Fireman looks back at 50 years on job

MICHELE ONG
Last updated 05:00 07/04/2014

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Graeme Trigger was a 17-year-old a "little rough around the edges" when he first signed up with the fire service.

However, it was a job Trigger loved so much he stayed on for five decades and today he will be presented with a 50-year-service medal in recognition of his long-term contributions.

"It's a bit embarrassing," Trigger, 67, of Merrilands, told the Taranaki Daily News when asked how he felt about being presented with the award.

Taranaki volunteer support officer and long-time friend Maurice Kelly will present him with his medal.

Trigger is also believed to be the first person in New Plymouth to be awarded the double gold star.

He was first introduced to the fire service by a friend who thought it had something to offer him.

"A guy from Inglewood was a fireman and his father was a policeman," Trigger said. "With me being 16 going on 17, he thought I might be getting a little rough around the edges."

So Trigger went along to a meeting and "kept on going after that", he said.

It was the excitement of being part of a fire service, along with the chance to ride on fire engines which had neither roofs nor heaters, that spurred Trigger to sign up.

"We didn't have any radios in those days," he said. "So if you went the wrong way, you didn't find out until you got to where you were going that it was the wrong place."

Firefighting equipment such as uniforms and fire engines have also evolved significantly throughout the five decades.

"Nothing [the uniforms] seemed to fit," Trigger said.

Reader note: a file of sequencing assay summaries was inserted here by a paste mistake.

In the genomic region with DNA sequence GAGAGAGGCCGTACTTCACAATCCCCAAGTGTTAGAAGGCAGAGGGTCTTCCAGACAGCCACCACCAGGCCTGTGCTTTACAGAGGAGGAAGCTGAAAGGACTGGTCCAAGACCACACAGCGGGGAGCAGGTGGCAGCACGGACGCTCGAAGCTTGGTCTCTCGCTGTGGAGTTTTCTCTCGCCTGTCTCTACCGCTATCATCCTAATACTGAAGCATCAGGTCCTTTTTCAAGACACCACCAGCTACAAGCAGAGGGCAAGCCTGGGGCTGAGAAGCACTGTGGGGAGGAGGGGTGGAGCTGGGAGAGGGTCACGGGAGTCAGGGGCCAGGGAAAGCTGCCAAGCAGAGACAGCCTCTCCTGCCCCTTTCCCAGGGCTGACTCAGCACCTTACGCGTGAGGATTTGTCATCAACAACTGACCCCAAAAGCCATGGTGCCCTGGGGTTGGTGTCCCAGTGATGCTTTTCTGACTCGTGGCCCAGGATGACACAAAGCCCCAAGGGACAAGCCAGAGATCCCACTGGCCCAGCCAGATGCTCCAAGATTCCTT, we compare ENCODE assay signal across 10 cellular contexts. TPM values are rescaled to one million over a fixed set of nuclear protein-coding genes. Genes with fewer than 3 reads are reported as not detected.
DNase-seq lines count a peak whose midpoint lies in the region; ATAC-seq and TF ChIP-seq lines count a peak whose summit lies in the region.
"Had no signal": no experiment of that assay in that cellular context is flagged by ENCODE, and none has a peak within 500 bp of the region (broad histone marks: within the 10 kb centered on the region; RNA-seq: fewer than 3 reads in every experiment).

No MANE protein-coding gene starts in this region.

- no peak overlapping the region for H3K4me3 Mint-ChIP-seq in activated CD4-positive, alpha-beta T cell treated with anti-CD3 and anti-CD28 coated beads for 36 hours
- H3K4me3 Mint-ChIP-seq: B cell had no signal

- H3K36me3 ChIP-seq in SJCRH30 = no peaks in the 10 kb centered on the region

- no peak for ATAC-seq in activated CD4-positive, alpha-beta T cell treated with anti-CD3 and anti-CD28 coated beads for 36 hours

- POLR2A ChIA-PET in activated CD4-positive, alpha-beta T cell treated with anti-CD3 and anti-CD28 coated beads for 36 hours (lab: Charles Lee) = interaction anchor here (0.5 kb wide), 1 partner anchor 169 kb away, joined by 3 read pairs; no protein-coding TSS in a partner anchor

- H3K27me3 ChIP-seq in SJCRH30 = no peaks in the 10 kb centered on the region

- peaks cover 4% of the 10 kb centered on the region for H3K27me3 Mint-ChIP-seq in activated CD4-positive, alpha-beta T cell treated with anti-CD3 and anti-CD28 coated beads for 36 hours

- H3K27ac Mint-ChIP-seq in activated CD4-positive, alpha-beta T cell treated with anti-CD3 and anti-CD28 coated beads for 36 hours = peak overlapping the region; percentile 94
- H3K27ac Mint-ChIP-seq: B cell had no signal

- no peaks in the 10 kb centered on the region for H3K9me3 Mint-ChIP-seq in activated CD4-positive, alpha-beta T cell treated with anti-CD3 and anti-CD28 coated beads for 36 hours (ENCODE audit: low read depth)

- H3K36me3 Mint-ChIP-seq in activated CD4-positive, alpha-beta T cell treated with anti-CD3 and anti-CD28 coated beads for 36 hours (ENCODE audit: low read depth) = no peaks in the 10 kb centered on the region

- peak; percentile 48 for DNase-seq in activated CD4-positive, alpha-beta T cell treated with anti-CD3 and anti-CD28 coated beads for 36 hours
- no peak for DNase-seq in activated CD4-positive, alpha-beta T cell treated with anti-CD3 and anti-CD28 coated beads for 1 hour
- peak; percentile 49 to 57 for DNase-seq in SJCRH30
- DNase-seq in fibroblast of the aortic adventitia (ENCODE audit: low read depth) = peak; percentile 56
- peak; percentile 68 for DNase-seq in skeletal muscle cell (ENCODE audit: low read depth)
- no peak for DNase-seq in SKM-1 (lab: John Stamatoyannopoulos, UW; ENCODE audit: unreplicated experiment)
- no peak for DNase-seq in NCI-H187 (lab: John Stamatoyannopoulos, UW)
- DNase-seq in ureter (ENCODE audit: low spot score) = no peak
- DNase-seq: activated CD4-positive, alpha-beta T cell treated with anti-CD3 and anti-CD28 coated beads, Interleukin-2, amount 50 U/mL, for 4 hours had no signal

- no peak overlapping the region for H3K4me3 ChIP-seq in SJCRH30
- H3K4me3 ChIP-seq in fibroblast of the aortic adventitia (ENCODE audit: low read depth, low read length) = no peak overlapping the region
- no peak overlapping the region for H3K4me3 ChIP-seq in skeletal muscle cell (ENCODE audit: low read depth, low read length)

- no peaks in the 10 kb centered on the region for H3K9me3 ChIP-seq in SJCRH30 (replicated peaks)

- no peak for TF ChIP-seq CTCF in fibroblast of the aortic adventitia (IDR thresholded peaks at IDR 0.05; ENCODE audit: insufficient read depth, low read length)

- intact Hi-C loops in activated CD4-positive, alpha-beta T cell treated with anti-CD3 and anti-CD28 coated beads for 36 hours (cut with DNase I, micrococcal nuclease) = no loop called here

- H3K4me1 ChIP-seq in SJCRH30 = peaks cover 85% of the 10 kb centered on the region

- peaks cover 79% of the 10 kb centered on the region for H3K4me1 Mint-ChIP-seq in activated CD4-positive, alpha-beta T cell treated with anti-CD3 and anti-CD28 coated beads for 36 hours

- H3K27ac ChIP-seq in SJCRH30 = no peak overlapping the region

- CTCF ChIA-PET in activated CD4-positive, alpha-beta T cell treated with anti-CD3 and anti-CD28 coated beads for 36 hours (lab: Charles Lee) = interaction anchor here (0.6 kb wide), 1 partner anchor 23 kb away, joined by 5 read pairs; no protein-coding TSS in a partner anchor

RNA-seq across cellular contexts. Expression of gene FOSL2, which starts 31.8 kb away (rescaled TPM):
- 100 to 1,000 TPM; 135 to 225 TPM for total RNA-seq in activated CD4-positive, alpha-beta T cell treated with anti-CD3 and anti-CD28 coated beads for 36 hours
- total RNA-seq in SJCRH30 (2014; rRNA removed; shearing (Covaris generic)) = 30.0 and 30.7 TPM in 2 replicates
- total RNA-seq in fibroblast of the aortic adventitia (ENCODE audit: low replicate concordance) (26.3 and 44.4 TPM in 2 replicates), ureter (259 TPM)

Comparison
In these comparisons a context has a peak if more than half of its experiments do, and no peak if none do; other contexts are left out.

"Whoever left, you had their gear. The jackets were too small, the helmet hurts your head, the boots were made out of leather and it used to leak."

Attending to fire callouts in a roof-less fire engine posed its own set of problems.

"In the middle of winter, going to a hayshed fire in the back blocks, it's freezing," Trigger said. "By the time you get there, you warm up for a while."

But once the fire was put out, the dripping wet firefighters would climb back on the "old truck" and "freeze to death" on their way back to the station, he said.

Trigger started with the Inglewood volunteer brigade in 1963, where he stayed for six years, before joining the New Plymouth station, also as a volunteer, in 1969.

In 1970, he became a fulltime firefighter, a role he held until 2007 before moving to the operational support team.

"If I can, I'll do it all over again," Trigger said.

"I recommend it to anybody, male or female, it's so good to come away from a job and say you have helped that person."

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- Taranaki Daily News

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